By Ray Pride

Andersen On Hurch

“Under Hans Hurch, the Vienna International Film Festival (VIENNALE) was the best there was. It was a festival for the people of Vienna, “a festival of festivals,” like Toronto originally, not a business-oriented commercial festival. It was the most hospitable of all the festivals. The festival team stayed together from year to year so they became like friends if you visited more than once or twice. The festival social events, including the nightly dinners, were open to all the guests. At other festivals, visiting film-makers get invited to one dinner with the director and are shut out of the others. And it was just the right size, not too big, not too small. Hans chose all the films with the assistance of Katja Wiederspahn.  Films didn’t get lost as they do in Toronto or Rotterdam. Short films were an important part of the program. If you were up for seeing five programs a day, you could see just about everything.

“And the curating was the best. He supported the work of many Los Angeles film-makers who are not part of the ‘industry,’ and many from Cal Arts, students, graduates and faculty members. But his choice of Hollywood films was inspired: for example, he was among the first to notice Christopher Nolan. It was at the VIENNALE that I discovered the work of Bahman Ghobodi (V2000), Apitchatpong Weerasethakul (V2000), Lisandro Alonso (V2001), Rithy Panh (V2000), Nuri Bilge Ceylon (V2003), Julie Bertuccelli (V2003), Alain Guiraudie (V2003), Miguel Gomes (V2008), when  they were still little-known, and of course all the Austrian film-makers whose work I have come to cherish.

“And Hans made it all look easy. He never complained about being overwhelmed and exhausted during the festival as most festival directors like to do. I can’t remember a single projection problem, a single film shown in the wrong aspect ratio. And we didn’t have to tolerate those witty advertisements from a festival sponsor that are fun the first time but become unendurable by the end of the festival (cf. Toronto, Vancouver, Los Angeles). So film-makers and film-lovers all over the world will miss Hans deeply.”
~ Thom Andersen Remembers Hans Hurch On Facebook

Comments are closed.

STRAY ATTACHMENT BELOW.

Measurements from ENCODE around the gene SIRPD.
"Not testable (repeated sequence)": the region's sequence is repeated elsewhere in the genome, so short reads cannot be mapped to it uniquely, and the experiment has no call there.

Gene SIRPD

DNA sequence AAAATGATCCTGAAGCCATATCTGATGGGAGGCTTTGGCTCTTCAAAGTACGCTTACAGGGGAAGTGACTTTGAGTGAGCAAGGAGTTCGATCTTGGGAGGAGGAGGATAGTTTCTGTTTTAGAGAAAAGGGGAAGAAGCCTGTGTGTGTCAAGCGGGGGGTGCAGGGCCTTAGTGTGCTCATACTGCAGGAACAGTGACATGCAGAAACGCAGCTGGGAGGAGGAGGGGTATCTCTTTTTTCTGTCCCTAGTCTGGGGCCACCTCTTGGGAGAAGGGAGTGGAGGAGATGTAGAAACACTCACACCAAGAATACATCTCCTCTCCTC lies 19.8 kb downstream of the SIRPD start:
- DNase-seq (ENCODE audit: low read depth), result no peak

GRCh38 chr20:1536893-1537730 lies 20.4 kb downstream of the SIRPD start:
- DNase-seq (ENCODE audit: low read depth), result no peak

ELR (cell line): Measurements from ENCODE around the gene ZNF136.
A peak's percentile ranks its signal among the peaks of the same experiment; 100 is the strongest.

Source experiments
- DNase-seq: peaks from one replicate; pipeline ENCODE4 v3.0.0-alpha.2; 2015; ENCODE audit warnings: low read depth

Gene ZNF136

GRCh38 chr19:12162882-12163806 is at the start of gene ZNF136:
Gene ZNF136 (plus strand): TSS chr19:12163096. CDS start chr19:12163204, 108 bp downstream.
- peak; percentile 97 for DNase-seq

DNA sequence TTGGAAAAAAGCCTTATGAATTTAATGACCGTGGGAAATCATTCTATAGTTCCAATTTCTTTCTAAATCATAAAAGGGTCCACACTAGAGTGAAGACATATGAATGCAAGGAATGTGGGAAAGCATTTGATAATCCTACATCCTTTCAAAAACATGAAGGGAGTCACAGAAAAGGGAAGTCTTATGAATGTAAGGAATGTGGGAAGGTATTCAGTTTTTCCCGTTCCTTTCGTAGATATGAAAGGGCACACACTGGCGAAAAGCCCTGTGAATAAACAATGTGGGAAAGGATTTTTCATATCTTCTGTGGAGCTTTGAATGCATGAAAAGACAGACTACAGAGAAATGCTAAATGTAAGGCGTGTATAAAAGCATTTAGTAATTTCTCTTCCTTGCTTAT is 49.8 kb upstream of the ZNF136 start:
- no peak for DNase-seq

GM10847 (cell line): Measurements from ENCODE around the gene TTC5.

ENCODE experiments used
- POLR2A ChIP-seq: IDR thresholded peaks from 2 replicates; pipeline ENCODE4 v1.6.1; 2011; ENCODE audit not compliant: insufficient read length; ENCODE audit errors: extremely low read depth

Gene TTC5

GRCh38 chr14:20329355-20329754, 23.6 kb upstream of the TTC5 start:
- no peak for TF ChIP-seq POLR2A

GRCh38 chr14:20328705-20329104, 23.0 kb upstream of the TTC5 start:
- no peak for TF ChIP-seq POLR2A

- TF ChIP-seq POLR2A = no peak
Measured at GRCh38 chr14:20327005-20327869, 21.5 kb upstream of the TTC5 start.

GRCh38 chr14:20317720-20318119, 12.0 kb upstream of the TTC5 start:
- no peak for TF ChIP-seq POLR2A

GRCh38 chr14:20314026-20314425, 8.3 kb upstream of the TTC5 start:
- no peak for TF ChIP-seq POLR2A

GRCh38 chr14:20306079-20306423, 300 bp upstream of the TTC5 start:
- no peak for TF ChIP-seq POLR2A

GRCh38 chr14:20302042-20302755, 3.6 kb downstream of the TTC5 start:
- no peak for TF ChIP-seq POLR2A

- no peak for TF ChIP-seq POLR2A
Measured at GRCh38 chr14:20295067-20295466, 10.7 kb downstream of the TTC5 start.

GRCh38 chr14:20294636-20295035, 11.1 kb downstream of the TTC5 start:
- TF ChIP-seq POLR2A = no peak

Quote Unquotesee all »

“Our business is complicated because intimacy is part and parcel of our profession; as actors we are paid to do very intimate things in public. That’s why someone can have the audacity to invite you to their home or hotel and you show up. Precisely because of this we must stay vigilant and ensure that the professional intimacy is not abused. I hope we are in a pivotal moment where a sisterhood — and brotherhood of allies — is being formed in our industry. I hope we can form a community where a woman can speak up about abuse and not suffer another abuse by not being believed and instead being ridiculed. That’s why we don’t speak up — for fear of suffering twice, and for fear of being labeled and characterized by our moment of powerlessness. Though we may have endured powerlessness at the hands of Harvey Weinstein, by speaking up, speaking out and speaking together, we regain that power. And we hopefully ensure that this kind of rampant predatory behavior as an accepted feature of our industry dies here and now. Now that we are speaking, let us never shut up about this kind of thing. I speak up to make certain that this is not the kind of misconduct that deserves a second chance. I speak up to contribute to the end of the conspiracy of silence.”
Lupita Nyong’o

“We all knew that we were working for a man with an infamous temper. We did not know we were working for a serial sexual predator. We knew that our boss could be manipulative. We did not know that he used his power to systematically assault and silence women. We had an idea that he was a womanizer who had extra-marital affairs. We did not know he was a violent aggressor and alleged rapist. But to say that we are shocked and surprised only makes us part of the problem. Our company was built on Harvey’s unbridled ambition – his aggressive deal making, his insatiable desire to win and get what he wanted, his unabashed love for celebrity – these traits were legendary, and the art they produced made an indelible mark on the entertainment industry. But we now know that behind closed doors, these were the same traits that made him a monster… We know that in writing this we are in open breach of the non-disclosure agreements in our contracts… We ask that the company let us out of our NDAs immediately – and do the same for all former Weinstein Company employees – so we may speak openly.”